t2.bmp (300054 bytes)  Dublin

 

August 19, 2007

We got up extra early 6:30 AM so that we could have a sit down breakfast (starts at 7:00AM) and then Karen could go to a meeting at 8:00AM and then we could get off the ship for our tour at 9:15.  As the waiter led us through the dining room to a shared table near the windows, we were thrilled to see Maureen and Truett with empty seats next to them!  We were brought right to their table.  Another couple joined us from Florida (originally Brookline, Massachusetts).  She talked a lot and he said nothing. 

At 7:30 the captain announced that were anchored 2 miles off the coast of Ireland.  The winds were gale force, and he had decided not to try to dock because it was too dangerous.  This meant that we would have to wait till high tide came around again, at about 1:30PM, because the channel was not deep enough for us except at high tide.  We all took it well except for the Florida woman who complained bitterly.

We've been on eleven cruises, and this is the first time we have ever been delayed into a port!  But Ron, the saxophone guy, later told us that during his 3.5 months on the ship, this was the fourth port they had not been able to dock at on schedule because of weather. 

The cruise staff put out a new version of the Patter with lots of additional activities.

So Lou took some pictures from the ship.  We were anchored 2 miles off shore, so close and yet so far.

We did dock successfully and all excursions (except for the dinner and Cabaret) were cancelled, and loads of busses were available to drive people into Dublin.

So we got lattes and watched people pile onto the busses to get into town. It was a 30 minute ride each way.  We could not get off because we had tickets to the dinner and cabaret -- and we would have just had time to ride into tow and then ride back to the ship!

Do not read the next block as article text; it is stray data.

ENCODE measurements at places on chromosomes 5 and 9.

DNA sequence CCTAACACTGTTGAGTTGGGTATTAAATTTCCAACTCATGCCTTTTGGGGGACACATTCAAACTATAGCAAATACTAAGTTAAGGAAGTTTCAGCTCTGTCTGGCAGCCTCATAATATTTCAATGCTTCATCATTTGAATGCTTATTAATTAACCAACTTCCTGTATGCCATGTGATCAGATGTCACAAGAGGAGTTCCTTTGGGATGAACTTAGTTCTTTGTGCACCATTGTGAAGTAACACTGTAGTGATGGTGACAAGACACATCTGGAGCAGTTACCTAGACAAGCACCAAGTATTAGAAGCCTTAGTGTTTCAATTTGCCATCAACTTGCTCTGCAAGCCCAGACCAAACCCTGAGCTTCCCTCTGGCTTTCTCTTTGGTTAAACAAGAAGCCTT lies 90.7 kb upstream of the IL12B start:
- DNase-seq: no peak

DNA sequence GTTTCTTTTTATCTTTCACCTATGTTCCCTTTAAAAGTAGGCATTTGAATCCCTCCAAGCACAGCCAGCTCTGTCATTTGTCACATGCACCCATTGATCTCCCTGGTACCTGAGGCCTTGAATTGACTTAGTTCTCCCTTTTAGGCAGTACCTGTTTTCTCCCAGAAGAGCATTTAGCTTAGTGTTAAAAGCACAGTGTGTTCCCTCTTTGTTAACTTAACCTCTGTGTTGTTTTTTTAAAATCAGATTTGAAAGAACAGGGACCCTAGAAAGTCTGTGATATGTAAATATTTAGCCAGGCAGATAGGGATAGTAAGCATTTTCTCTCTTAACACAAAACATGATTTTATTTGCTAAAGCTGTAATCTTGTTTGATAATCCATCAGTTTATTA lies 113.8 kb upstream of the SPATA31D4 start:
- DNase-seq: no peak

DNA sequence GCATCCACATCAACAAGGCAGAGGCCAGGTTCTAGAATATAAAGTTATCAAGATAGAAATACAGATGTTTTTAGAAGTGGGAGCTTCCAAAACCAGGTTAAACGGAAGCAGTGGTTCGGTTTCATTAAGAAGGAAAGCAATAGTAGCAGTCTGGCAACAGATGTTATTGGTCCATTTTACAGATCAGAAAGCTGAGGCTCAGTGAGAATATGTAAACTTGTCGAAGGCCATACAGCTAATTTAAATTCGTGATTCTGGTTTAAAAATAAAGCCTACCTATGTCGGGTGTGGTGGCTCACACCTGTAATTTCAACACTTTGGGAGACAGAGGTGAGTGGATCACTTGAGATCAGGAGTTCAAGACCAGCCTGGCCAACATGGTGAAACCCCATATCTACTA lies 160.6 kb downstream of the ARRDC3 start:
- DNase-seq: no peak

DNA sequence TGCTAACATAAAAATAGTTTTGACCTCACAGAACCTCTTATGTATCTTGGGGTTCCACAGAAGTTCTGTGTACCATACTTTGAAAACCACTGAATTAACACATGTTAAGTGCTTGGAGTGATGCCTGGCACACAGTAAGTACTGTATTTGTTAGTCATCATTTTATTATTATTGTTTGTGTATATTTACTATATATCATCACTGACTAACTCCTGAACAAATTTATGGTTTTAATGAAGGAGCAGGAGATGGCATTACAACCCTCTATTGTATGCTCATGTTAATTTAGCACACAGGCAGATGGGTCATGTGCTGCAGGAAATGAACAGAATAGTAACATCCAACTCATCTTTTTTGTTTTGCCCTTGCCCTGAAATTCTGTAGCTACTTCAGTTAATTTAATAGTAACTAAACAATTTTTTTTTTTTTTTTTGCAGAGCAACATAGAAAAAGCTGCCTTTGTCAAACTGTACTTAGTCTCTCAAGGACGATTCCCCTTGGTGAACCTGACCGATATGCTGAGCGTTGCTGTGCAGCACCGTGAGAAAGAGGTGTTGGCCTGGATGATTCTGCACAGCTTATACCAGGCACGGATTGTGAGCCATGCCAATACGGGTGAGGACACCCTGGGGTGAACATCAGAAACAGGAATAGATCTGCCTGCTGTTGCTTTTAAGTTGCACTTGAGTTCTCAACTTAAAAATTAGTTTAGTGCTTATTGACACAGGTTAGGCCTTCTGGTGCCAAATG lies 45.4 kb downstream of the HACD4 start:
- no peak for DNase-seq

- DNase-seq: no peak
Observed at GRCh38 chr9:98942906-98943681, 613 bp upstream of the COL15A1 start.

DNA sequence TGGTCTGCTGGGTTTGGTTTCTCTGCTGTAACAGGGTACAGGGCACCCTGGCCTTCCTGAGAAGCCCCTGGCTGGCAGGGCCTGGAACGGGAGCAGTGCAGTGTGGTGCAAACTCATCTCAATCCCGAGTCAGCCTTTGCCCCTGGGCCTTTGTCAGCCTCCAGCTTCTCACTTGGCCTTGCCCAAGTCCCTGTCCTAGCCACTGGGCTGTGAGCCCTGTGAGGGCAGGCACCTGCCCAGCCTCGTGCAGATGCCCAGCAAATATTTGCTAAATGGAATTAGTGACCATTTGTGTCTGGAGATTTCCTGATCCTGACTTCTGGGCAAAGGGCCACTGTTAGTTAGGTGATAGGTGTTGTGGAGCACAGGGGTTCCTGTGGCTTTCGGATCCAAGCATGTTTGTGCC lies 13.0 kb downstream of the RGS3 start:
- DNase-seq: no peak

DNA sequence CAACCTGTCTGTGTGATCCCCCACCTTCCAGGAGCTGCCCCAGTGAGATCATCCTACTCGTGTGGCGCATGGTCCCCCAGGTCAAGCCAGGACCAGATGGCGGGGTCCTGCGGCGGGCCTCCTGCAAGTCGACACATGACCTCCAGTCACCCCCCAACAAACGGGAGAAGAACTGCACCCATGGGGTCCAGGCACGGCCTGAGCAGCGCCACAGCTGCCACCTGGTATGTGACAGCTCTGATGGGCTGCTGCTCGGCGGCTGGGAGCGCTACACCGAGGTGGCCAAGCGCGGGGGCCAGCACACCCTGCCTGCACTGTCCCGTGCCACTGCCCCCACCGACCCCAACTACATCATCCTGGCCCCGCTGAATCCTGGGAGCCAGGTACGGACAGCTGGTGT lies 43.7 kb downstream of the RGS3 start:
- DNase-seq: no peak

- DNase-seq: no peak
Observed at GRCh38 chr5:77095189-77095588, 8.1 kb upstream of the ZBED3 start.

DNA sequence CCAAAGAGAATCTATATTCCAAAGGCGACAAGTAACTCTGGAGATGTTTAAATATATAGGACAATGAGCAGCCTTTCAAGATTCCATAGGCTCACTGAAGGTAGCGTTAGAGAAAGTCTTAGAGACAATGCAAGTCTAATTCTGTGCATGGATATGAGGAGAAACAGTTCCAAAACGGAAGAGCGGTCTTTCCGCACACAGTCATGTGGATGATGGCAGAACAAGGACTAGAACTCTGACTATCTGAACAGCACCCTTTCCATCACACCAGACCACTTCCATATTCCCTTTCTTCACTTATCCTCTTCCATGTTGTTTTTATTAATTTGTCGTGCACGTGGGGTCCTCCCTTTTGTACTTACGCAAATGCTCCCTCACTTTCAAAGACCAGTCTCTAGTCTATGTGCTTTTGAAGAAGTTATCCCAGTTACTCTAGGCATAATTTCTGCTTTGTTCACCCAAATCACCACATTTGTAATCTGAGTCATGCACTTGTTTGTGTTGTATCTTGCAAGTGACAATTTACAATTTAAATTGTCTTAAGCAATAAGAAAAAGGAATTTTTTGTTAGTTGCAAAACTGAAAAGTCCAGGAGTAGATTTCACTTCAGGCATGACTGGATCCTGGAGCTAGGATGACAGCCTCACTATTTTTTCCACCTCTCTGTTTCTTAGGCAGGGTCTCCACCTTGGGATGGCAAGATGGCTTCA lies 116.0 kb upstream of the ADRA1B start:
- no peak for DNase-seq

Now we're on the bus headed for the dinner show, which is called Doyle's Irish Cabaret.

Here we are driving along the River Liffey.

The streets were very quiet, because it was Sunday evening, our guide said.

This looked like a lovely and romantic place to take a walk.

We had a good view of the stage.  It was not freaky and pink; don't know what happened to this photo.

Here we are at the dinner show!  Lou is in heaven because he has a Guinness.  Karen drank Diet Coke.

The show was excellent, well worth the price and well worth not being able to go into town that afternoon.

 

There were 7 dancers, 4 singers, a piano, an accordion, a fiddle, and one hysterical comedian.

Click here for a 16 meg QuickTime movie of a performance.
The comedian.

They moved so fast that it was impossible to get a clear photograph of them!

 

The male dancer is 21, and the girls range from 12 to 17 years old.

 

This is the most clear photo we got.

The comedian did two sets.  This is the second set.

 

Evening Excursion : Irish Evening Show & Dinner
Traditional Irish music is played everywhere in the cities and the country, and Ireland has
one of the most vigorous music traditions in Europe. Sparkling entertainment will round
off your day in Ireland's capital city.

DINNER AND ENTERTAINMENT
The internationally renowned Doyle's Irish Cabaret is one of Ireland's longest running
shows, and is unquestionably the country's leading entertainment. You will be treated to
more than two hours of traditional Irish music, song, dance and laughter. A hearty dinner
and the inevitable Irish coffee will top off your evening. A visit to Ireland would not be
complete without a taste of the delightful entertainment that has been a part of Irish
cultural tradition for years.

WHAT YOU SEE ALONG THE WAY
Traveling through the evening traffic and alongside the River Liffey as it makes its way
from the heart of Dublin, you will pass the Customs House, probably the most impressive
building in the city. Cross the river and continue through the center of Dublin, catching
glimpses of cozy, traditional pubs, with their high counters and engraved windows.

Back Home Up

We invite you to sign our guest book.